Harmonix has withdrawn a lawsuit filed on Monday claiming that Activision has failed to pay it sufficient royalties for Guitar Hero III
, which was produced after the two companies parted ways as Harmonix went to work on Rock Band
. Harmonix claims it is owed upwards of $14.5 million. If that weren't enough, Activision is also fending off claims by Gibson that it has infringed one of the guitar manufacturer's patents.
According to Variety, the Harmonix lawsuit was retracted yesterday, just a day after it was filed. It is reported that the two have decided to settle out of court, dodging the perils of a messy and public legal battle.
The suit claimed that, under an agreement made with RedOctane, Activision is obliged to pay Harmonix the higher of two rates in the event that any sequel it isn't involved in "incorporates, uses, or is derived from Harmonix property." Harmonix claims that it received the lower of the two rates, however – half the amount it believes it should have.
"(Activision) has failed to pay Harmonix its full share of royalties earned in connection with Harmonix's essential and undisputed contributions of its intellectual property and technology to the bestselling video game Guitar Hero III
", reads the lawsuit.
The response? "Activision believes it has made sufficient payments to Harmonix and the claims otherwise do not have merit", said General Counsel George Rose. Activision might believe that, but it doesn't appear to have too much conviction if it is, indeed, settling out of court.
Meanwhile, the Seattle Post Intelligencer reports that Activision filed a complaint against Gibson, which is apparently claiming that Activision is infringing a patent for creating a "simulated musical concert experience." It is reported that the claim was made after Gibson told it to get a license or stop selling Guitar Hero
A look at the patent
, which was originally filed back in 1998, shows a device complete with similar fret buttons similar to those on Activision's peripheral (albeit with a few more for your fingers to play with). But... while the claim has merit, this extract suggests Gibson might be trying it on a bit; "A musical instrument ... having one or more pick-ups or other transducers that will generate electrical audio signals, when the guitar is played". It's a bit of a stretch to claim that Guitar Hero's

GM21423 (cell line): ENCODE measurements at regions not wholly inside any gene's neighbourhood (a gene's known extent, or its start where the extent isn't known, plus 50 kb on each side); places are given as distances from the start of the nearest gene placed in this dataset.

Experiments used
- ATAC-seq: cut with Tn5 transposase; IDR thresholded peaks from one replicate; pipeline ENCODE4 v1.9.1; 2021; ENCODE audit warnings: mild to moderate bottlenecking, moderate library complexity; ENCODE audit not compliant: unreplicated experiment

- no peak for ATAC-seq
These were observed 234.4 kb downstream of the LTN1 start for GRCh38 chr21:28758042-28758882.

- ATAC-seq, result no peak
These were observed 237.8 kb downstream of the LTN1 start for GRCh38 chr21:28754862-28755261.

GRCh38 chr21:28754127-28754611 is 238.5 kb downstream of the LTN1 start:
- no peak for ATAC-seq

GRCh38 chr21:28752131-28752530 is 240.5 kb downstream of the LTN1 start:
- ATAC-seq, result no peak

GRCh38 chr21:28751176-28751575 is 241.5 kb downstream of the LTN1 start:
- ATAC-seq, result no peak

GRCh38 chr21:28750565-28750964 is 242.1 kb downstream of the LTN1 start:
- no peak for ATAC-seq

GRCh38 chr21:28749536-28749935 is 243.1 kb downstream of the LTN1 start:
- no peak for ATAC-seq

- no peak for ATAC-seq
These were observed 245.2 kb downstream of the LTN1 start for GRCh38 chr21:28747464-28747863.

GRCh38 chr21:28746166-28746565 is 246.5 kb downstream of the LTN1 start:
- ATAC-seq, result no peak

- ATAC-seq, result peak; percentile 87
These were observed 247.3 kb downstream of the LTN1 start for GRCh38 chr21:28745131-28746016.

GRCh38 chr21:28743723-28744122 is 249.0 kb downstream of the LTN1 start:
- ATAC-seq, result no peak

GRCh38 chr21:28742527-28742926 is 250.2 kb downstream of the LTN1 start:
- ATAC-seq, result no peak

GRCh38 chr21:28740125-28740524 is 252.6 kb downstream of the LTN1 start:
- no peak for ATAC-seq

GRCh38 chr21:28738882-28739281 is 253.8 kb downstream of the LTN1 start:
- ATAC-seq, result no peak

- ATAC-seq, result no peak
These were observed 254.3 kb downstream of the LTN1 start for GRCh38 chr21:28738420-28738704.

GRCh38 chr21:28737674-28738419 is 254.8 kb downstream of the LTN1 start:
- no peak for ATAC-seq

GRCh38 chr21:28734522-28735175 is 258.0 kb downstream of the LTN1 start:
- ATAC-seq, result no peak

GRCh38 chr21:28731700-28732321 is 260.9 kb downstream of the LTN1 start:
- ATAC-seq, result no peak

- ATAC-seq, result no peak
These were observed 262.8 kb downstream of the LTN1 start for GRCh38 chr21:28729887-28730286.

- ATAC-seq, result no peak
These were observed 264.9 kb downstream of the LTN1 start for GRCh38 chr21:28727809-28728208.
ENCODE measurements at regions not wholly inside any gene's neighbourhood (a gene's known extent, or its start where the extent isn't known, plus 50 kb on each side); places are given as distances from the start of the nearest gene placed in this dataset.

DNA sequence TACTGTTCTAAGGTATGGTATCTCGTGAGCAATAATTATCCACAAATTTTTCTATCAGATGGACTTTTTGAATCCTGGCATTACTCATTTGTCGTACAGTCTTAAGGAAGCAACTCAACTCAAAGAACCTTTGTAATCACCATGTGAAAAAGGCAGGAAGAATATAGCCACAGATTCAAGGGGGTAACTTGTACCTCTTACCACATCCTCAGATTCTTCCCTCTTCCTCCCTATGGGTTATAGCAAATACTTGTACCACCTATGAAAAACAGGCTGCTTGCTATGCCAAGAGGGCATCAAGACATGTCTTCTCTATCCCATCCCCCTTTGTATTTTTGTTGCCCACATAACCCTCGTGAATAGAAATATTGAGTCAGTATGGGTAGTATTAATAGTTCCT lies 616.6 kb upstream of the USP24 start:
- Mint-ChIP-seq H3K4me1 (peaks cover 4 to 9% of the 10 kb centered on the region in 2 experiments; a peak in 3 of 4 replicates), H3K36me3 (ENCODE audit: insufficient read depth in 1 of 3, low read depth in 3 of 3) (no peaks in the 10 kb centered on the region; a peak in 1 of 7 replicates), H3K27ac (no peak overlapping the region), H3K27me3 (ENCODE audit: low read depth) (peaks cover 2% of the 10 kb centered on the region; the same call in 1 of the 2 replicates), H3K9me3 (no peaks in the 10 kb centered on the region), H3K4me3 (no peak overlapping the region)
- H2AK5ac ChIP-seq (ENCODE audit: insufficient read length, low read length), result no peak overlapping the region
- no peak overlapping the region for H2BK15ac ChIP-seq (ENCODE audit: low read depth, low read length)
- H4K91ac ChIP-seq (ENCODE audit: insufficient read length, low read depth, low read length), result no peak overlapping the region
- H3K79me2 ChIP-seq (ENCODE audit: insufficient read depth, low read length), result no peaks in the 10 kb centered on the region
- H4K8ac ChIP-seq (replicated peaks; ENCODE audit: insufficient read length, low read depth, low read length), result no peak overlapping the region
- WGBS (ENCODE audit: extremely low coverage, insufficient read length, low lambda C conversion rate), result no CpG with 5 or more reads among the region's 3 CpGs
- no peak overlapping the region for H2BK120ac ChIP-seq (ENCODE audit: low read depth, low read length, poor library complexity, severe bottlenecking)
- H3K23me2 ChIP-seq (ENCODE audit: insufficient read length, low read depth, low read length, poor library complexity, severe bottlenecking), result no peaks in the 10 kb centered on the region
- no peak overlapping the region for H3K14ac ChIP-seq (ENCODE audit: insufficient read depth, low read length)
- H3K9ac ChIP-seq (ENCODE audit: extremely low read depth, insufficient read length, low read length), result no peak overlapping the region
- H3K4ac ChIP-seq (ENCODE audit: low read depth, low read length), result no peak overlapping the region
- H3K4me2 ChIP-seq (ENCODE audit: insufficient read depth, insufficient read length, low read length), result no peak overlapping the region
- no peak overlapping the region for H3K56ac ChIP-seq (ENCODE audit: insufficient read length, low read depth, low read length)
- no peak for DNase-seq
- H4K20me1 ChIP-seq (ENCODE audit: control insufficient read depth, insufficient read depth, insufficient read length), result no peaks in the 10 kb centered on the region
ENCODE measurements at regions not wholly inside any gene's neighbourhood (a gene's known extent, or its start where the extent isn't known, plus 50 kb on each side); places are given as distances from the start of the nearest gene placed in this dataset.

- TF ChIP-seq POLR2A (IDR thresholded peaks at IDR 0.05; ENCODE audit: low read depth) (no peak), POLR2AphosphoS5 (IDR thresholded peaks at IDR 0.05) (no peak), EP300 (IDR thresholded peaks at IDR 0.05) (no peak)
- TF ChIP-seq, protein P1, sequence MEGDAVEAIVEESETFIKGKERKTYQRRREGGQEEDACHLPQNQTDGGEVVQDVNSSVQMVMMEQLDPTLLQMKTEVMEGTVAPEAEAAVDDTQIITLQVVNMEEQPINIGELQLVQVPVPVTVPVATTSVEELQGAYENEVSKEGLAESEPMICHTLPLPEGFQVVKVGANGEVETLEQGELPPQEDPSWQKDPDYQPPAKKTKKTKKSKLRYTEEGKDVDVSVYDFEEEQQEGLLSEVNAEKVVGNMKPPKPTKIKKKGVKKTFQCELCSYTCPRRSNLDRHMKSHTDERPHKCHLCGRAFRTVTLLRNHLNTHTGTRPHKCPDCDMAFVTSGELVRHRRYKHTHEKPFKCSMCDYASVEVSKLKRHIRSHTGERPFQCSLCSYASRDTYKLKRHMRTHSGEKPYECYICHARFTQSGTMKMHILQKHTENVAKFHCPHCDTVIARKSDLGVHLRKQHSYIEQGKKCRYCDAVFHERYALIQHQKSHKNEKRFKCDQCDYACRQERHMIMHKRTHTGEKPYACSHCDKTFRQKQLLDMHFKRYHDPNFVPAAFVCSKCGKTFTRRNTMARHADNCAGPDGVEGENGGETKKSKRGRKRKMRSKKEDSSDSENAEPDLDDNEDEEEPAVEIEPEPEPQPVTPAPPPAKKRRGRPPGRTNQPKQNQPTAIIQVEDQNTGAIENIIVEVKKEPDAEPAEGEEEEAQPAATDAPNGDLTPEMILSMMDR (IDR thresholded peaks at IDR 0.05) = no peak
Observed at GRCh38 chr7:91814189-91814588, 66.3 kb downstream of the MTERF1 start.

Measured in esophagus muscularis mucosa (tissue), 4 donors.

"guitar" buttons and rocker switch are pick-ups or transducers, and they certainly do no generate electrical audio signals.
Still, it's a patent EA and MTV Games should be wary of as it would be equally applicable to the companies' Harmonix-developed Rock Band
SPOnG dipped into a Guitar Hero
announcement from last year and found the words, “Guitar Hero III: Legends of Rock
lets fans thrash and burn with new wireless guitar controllers available for each platform, including exclusive Gibson Guitar's Les Paul
model for the Xbox 360". It's clear that Activision makes no bones about the fact that it models its peripherals on the Gibson brand. Unless Activision has been flagrantly flashing Gibson's name about without having ever reached an agreement with the company, the guitar maker has clearly been aware of what the publisher is doing for some time.
Given that, even assuming Gibson has a case, the question, 'Why is this happening only now?' is raised in a huge way. SPOnG contacted Activision to see if it could shed some light on the situation and for confirmation that it is in discussions with Harmonix, but was met with “No comment”.Source: Variety, Seattle Post Intelligencer